If you ask such a question to a CEO you need to be well prepared when he replies: Interesting. You’re right. Do you have any suggestions on how to do this?

    This is where innovation executives and directors need to prove they can deliver….

    Stefan

  2. Hi Roy.

    Your post made me think about the times we’ve had the chance to speak to senior executives about innovation. What worries them about innovation is that it seems too unstructured or unfocused, but they recognize the power innovation can deliver. So, rather than talk about innovation, we talk about solving key challenges or attacking new opportunities that are important to the CEO using innovation as a set of tools and techniques. One of my favorite quotes from Einstein is that we can’t solve new problems using our existing tools (this is a paraphrase).

    So, in just a few minutes with a CEO I like to understand their most important issues or opportunities and explain how to align innovation as a new set of tools or techniques to address those opportunities or challenges to bring new, relevant and beneficial ideas to life quickly.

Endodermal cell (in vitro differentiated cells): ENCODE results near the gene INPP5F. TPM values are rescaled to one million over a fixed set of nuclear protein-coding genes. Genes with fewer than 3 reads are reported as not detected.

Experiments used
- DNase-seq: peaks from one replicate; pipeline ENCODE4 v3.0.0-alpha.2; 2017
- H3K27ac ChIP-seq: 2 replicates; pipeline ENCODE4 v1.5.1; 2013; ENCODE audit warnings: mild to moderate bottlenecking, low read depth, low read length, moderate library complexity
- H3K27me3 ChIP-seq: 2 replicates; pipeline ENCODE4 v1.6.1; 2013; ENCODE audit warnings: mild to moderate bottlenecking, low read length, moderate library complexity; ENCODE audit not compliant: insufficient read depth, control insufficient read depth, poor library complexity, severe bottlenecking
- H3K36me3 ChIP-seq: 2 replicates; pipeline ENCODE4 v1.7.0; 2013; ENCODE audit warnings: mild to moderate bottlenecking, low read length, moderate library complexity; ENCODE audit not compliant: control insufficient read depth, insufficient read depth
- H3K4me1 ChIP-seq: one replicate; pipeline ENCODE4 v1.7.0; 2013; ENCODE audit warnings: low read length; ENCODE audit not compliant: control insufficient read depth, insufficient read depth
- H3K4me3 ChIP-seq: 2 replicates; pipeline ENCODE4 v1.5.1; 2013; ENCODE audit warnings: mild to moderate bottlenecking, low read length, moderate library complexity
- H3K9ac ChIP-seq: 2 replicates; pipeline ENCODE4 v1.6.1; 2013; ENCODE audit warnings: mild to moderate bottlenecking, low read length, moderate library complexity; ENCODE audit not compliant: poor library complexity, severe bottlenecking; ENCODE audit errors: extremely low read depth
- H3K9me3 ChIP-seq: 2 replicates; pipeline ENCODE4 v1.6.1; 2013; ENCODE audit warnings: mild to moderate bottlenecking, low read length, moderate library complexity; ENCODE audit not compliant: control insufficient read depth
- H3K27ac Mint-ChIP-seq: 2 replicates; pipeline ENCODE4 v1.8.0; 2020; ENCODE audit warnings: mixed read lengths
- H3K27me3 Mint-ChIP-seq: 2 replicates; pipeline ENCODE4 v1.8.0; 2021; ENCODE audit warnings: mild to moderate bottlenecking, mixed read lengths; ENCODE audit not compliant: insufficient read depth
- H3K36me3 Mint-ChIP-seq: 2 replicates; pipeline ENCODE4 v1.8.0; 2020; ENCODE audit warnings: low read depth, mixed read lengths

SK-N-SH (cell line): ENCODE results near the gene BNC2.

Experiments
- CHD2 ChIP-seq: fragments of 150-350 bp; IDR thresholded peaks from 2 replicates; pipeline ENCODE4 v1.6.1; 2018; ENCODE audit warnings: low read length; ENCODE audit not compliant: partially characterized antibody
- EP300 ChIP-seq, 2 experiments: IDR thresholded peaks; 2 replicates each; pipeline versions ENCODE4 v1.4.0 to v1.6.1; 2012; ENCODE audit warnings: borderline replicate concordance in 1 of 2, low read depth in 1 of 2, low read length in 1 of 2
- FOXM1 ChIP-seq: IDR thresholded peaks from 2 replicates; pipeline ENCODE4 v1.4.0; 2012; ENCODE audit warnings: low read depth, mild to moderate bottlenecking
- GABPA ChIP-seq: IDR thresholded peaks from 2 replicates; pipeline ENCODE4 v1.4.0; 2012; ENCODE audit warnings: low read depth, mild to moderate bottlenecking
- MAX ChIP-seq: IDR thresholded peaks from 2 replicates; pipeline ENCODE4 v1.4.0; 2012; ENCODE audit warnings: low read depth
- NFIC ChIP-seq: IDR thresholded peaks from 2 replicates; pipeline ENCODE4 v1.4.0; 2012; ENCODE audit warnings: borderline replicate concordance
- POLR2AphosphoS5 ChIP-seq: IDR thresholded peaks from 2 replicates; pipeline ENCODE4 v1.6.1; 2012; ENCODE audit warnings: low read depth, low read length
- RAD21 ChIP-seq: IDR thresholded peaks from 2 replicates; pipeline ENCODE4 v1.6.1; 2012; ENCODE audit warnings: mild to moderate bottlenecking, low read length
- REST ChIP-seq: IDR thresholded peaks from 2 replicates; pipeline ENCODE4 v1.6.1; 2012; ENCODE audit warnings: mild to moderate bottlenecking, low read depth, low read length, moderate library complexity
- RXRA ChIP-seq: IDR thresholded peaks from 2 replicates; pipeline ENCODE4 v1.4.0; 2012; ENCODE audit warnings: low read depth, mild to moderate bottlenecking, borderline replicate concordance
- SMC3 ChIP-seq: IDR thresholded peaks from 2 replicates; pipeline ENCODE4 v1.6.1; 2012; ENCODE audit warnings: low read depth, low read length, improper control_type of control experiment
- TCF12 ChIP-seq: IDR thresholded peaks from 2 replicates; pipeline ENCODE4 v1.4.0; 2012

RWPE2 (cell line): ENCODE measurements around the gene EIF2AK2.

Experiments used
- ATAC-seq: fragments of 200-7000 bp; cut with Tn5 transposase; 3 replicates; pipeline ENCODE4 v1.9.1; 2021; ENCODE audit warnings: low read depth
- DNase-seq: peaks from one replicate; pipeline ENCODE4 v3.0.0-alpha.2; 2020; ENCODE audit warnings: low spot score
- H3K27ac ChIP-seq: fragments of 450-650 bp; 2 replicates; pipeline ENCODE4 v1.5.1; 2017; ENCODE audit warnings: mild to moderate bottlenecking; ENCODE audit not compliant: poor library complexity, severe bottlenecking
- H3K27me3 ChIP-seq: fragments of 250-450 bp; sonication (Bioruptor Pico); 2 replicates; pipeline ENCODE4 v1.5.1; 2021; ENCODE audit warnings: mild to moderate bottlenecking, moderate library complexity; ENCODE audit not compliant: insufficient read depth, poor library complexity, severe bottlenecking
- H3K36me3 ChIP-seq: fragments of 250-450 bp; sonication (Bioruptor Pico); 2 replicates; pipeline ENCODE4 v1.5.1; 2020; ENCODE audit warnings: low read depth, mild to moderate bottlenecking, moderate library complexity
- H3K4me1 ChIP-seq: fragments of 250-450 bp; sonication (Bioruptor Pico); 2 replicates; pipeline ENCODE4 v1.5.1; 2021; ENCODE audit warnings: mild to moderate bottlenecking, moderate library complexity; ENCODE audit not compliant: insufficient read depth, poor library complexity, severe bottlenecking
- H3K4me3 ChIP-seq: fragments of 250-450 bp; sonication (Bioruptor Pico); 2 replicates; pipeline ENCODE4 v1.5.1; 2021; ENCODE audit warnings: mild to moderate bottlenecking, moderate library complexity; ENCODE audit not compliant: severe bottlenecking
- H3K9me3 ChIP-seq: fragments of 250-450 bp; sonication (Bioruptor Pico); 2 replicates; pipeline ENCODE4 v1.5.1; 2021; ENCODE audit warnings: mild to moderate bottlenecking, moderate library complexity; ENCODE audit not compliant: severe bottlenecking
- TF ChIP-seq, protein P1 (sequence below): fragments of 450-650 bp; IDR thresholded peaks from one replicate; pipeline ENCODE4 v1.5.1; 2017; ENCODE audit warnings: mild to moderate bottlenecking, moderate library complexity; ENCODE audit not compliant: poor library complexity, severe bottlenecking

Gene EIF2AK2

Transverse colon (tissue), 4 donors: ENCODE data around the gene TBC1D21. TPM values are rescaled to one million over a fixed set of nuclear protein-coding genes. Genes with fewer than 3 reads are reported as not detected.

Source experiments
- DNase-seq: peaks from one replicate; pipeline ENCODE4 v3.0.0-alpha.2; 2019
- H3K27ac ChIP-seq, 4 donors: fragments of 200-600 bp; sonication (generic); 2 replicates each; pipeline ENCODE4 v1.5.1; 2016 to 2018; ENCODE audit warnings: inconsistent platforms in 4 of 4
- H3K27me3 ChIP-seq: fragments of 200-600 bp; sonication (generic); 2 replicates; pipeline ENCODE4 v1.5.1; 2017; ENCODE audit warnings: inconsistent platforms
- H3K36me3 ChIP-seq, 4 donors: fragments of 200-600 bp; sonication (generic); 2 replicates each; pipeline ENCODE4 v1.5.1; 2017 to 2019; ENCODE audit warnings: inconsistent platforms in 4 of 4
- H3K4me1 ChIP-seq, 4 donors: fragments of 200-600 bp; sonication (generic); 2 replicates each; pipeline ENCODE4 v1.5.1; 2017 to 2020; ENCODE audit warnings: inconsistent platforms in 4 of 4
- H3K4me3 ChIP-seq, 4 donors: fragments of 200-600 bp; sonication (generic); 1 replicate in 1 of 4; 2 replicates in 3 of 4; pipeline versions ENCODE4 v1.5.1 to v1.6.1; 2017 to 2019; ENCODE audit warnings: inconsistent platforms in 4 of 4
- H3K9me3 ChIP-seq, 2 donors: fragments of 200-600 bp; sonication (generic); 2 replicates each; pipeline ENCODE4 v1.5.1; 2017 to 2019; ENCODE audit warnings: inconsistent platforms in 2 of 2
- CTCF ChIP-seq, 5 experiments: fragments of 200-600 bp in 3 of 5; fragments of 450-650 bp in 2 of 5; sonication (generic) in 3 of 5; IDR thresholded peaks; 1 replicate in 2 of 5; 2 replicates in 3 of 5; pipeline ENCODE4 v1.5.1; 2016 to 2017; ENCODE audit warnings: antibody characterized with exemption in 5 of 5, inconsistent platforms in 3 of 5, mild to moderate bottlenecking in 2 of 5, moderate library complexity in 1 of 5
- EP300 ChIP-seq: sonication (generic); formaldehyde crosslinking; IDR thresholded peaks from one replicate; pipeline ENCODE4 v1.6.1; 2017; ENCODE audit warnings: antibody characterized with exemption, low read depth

3. I think I would share a couple of thoughts:

    1. Innovation is a leadership challenge. (climate)

    2. Ideas are easy.

    3. Execution is where most fail.

    4. Innovation requires engagement by executives

  4. Nice post Roy. I would also think that when approaching a CEO, you can best grab their attention with a quick spiel about how you are going to use a new method to improve a process/technique that has challenged the company for some time. Having cold hard figures of how much this innovation will save/bring in wouldn’t hurt either!